The role of religion and science

Greg Fish has a pretty interesting article on the religious victim complex. The comments sparked a good discussion on the roles of religion and science.

In particular, the proposition was made that "S*cience answers ‘How?’; religion answers ‘Why?’".*I took contention with this statement, proposing that science is perfectly adequate at answering 'why' questions. Below is a response to that assertion by Bruce Coulson, my reply got quite verbose so I thought it deserved its own blog entry. I'll walk through the main points one by one.

"Religion provides meaning. Science doesn’t."

I take umbrage at this. The natural conclusion would be that those who do not have religion have no meaning in their lives. This is demonstrably false. All the atheists I know, including myself, have very clearly defined concepts of the "meaning" of their lives. I also know many a religious person who is extremely conflicted over what the meaning of their lives are. Now, that's purely anecdotal (most of the atheists I know are academic or business professionals and very goal oriented) and not meant to reflect the normal population as a whole. But if I just produce a single atheist that has meaning, that negates the assertion that it can _only_ be found through religion or spirituality.

It does not answer, and cannot answer, ‘Why?’ If you counter with, ‘well, evolution is the function of natural laws’ then the counter is ‘Why do the natural laws work this way?’ Ultimately, your answer (from a scientific point of view) boils down to “Because they do!” Which is perfectly valid and correct, scientifically. But unsatisfying from a faith point of view, because it’s not an answer.

I'm not sure what's being implied here. When a child asks "Why do oranges fall to the ground?" replying "Gravity" is a perfectly valid response.

Pointing out that science is not infinite in its ability to answer the "Why" questions is not a nail in its coffin. Also, "Because they do." is never, ever a valid answer from the perspective of science. However, "We don't know." is. This is a key difference between Religion and science. Religion insists that when traversing the ladder of Why's there must be turtles all the way down. Science does not require that every observed phenomena have a definitive answer. Though lack of an answer is certainly an indication that there is still interesting work to do.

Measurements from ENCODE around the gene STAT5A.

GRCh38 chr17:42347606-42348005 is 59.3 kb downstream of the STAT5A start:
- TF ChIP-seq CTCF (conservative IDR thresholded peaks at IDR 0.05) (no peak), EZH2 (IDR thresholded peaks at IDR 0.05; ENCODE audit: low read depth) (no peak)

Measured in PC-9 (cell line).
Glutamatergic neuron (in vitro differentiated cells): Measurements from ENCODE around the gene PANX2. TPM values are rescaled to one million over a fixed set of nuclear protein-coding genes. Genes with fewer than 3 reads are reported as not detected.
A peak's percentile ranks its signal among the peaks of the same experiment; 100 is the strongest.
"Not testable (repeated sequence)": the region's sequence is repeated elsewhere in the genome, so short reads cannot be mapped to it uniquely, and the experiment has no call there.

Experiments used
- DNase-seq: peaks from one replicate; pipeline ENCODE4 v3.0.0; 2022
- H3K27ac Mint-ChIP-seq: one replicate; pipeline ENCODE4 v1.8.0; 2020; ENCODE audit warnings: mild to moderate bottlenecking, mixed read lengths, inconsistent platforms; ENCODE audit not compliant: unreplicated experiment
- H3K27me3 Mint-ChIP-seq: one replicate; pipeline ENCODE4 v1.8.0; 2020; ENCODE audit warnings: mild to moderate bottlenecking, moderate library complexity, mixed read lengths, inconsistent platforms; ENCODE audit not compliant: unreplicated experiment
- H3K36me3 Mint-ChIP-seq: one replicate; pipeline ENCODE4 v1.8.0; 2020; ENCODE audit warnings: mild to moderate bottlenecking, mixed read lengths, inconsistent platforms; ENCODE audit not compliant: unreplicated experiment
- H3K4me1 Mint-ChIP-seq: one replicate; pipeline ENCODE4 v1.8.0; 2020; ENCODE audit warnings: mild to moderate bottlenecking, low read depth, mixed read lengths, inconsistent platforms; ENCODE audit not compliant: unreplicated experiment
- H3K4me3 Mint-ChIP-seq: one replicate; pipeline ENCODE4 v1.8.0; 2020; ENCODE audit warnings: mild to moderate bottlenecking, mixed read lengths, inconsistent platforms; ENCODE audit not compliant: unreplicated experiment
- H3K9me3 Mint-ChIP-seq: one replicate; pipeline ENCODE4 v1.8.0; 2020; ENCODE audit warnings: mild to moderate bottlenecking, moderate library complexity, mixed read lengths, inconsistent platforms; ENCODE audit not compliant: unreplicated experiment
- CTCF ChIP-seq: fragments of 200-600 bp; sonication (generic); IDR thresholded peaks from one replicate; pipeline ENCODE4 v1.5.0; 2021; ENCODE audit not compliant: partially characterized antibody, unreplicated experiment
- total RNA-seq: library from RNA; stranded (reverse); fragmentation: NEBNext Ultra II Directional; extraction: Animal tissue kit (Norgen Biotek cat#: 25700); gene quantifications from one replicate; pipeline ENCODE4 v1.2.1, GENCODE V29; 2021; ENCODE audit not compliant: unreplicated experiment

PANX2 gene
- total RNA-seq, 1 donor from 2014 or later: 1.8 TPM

Science views unanswered questions as areas to be investigated, not areas resolved arbitrarily by a god which need no further investigation. Not only is it ok to say "I don't know." in science, it's a requirement before you can even begin to embark on a scientific inquiry. It is religion that is perfectly fine with show stopping answers to why such as "Because god made it that way."

To delve a little deeper into this issue and get at what I think the core contention is in this "Why" analogy, there are some questions which are unanswerable. They are posited in such a way that they are untestable. For example, if you define "spirit" as an entity that does not exist on this plane of reality and is therefore undetectable by anything in this reality. Or the framing of morality in a way that does not entail any sort of claimed effect on our lives. The problem with these sorts of questions is that the moment you remove a proposed "thing" from our reality, it no longer impacts this reality (by definition). The "answer" to an untestable question can be any one of an infinite set of arbitrary "solutions". Since they are all equally untestable, they are all equally valid (or invalid) with maybe a loose requirement of logical consistency. I say "loose" because except in the works of the most academic of religious philosophers such as Plantinga, Alston, and others this requirement is never followed. In fact, the biggest issue that rigorous modern philosophers of religion have is trying to shoe horn religion into some sort of logically consistent, rational framework with varying degrees of success depending on whether you're speaking to a religiously affiliated philosopher or not.

To drive this home, claiming that X is moral means nothing if there is no proposed positive or negative effect of doing X. It simply doesn't impact our lives at all. As soon as you make some claim, such as "If people X, then it improves Y" or even something as vague as "If people X, they will feel better." you've thrown yourself into the realm of science as we can certainly devise a means of testing that hypothesis.

To claim that religion is only concerned with those questions that are unanswerable not by some limitation of our instruments, but by the inherent nature of the question, is to assert that religion is only concerned with those questions which do not impact our lives. I think this is a proposition that even the most academic of religious philosophers would reject.

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